Search results for 'Matthew H. Wilder' (try it on Scholar)

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  1. Anup Doshi, Cuong Tran, Matthew H. Wilder, Michael C. Mozer & Mohan M. Trivedi (2012). Sequential Dependencies in Driving. Cognitive Science 36 (5):948-963.score: 870.0
    The effect of recent experience on current behavior has been studied extensively in simple laboratory tasks. We explore the nature of sequential effects in the more naturalistic setting of automobile driving. Driving is a safety-critical task in which delayed response times may have severe consequences. Using a realistic driving simulator, we find significant sequential effects in pedal-press response times that depend on the history of recent stimuli and responses. Response times are slowed up to 100 ms in particular cases, a (...)
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  2. Phil A. Brown, Morris H. Stocks & W. Mark Wilder (2007). Ethical Exemplification and the AICPA Code of Professional Conduct: An Empirical Investigation of Auditor and Public Perceptions. [REVIEW] Journal of Business Ethics 71 (1):39 - 71.score: 280.0
    This research applies the impression management theory of exemplification in an accounting study by identifying and measuring differences in both auditor and public perceptions of exemplary behaviors. The auditors were divided into two groups, one of which reported self-perceptions (A-S) while the other group reported their perceptions of a typical auditor (A-O). There were two separate public groups, which gave their perceptions of a typical auditor and were divided based on their levels of accounting sophistication. The more sophisticated public group (...)
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  3. Esther Isabelle Wilder & William H. Walters (2007). The Cost Implications of Open-Access Publishing in the Life Sciences. BioScience 57 (7):619-625.score: 240.0
    Open-access journals are growing in number and importance. Because they rely on revenue from publication fees rather than subscriptions, these journals have important economic implications for the institutions that sponsor, produce, and use research in the life sciences. This article shows how the wholesale adoption of open-access pricing would influence institutional journal costs in the field of cell biology Estimating prices under two open-access models, we find that a switch to open access would result in substantial cost reductions for most (...)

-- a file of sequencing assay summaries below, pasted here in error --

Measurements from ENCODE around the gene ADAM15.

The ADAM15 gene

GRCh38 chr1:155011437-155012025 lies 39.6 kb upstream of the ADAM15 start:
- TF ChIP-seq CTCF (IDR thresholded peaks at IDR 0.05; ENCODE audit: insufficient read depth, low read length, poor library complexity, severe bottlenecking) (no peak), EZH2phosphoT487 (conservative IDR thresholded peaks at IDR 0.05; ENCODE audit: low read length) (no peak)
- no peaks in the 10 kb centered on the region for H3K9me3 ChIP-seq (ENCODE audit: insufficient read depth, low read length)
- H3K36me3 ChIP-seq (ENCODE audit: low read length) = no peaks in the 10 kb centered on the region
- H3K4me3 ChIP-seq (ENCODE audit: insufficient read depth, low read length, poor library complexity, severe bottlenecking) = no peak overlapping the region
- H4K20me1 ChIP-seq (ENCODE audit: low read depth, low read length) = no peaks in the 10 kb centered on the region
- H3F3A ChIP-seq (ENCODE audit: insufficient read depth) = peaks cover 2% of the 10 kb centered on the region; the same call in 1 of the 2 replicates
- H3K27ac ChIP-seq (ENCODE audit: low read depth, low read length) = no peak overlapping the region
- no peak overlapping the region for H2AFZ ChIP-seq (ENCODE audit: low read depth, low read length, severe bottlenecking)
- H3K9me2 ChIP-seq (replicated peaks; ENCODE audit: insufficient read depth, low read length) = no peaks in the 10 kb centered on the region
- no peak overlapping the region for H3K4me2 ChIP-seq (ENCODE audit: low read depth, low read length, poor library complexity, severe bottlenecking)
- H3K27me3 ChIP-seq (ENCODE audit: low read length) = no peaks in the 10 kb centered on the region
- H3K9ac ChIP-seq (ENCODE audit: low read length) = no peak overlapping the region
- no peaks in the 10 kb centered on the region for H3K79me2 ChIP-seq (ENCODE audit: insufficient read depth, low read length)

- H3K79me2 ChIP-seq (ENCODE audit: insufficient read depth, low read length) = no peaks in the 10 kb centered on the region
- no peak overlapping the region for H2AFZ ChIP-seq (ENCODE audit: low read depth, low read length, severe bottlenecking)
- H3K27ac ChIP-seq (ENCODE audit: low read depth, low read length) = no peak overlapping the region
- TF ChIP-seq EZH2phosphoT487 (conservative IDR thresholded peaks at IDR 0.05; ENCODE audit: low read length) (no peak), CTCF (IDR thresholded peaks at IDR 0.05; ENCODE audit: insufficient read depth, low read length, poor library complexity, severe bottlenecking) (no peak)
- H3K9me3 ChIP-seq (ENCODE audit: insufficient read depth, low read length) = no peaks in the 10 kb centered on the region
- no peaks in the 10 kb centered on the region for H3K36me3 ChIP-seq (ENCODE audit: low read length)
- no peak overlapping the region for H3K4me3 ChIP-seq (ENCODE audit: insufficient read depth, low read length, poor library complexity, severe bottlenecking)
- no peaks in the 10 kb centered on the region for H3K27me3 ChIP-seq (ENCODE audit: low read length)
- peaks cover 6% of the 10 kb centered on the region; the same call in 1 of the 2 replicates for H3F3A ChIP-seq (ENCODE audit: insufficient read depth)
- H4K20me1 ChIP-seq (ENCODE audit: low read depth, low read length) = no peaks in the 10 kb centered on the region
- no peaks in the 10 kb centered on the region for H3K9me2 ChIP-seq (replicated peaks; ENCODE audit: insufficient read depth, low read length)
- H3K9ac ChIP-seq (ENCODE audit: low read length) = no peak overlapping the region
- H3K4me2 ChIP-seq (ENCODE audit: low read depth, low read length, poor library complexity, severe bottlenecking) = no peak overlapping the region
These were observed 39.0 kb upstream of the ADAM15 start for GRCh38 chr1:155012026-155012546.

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  4. Charles B. Woodbury & David H. Wilder (1954). The Principle of Selective Association of Drive Stimuli. Journal of Experimental Psychology 47 (5):301.score: 240.0
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  5. Christopher P. Dunn (1996). Our Nation's Lands These American Lands: Parks, Wilderness, and the Public Lands D. Zaslowsky T. H. Watkins. BioScience 46 (3):209-210.score: 40.0
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  6. George Levine (1983). Matthew Arnold: The Artist in the Wilderness. Critical Inquiry 9 (3):469.score: 40.0
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  7. Dalma H. Brunauer (1972). Creative Faith in Wilder's The Eighth Day. Renascence 25 (1):46-56.score: 36.0
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  8. Thomas H. Birch (1990). The Incarceration of Wildness: Wilderness Areas as Prisons. Environmental Ethics 12 (1):3-26.score: 14.0
    Even with the very best intentions , Western culture’s approach to wilderness and wildness, the otherness of nature, tends to be one of imperialistic domination and appropriation. Nevertheless, in spite of Western culture’s attempt to gain total control over nature by imprisoning wildness in wilderness areas, which are meant to be merely controlled “simulations” of wildness, a real wildness, a real otherness, can still be found in wilderness reserves . This wildness can serve as the literal ground for the subversion (...)
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  9. Peter H. Hare (1985). The Wilderness and the City. American Classical Philosophy as a Moral Quest. Journal of the History of Philosophy 23 (4):601-602.score: 12.0
    inquiry that ultimately concerns the nature of knowing. The traditional name for it is epistemology. Dihhey wanted to pursue it without jumping beyond the historical reflection of historically situated inquirers to a static, trans-historical standpoint. Rorty apparently does not want to pursue it on any basis. Yet his position is born of extensive, and often insightful, historical interpretation, which seems to be more than a "way of coping" (or refusing to cope) with the history of modern philosophy, His interpretations make (...)
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  10. Gloria H. Albrecht (forthcoming). Book Review: Wilderness Wanderings: Probing Twentieth-Century Theology and Philosophy. [REVIEW] Interpretation 53 (2):208-210.score: 12.0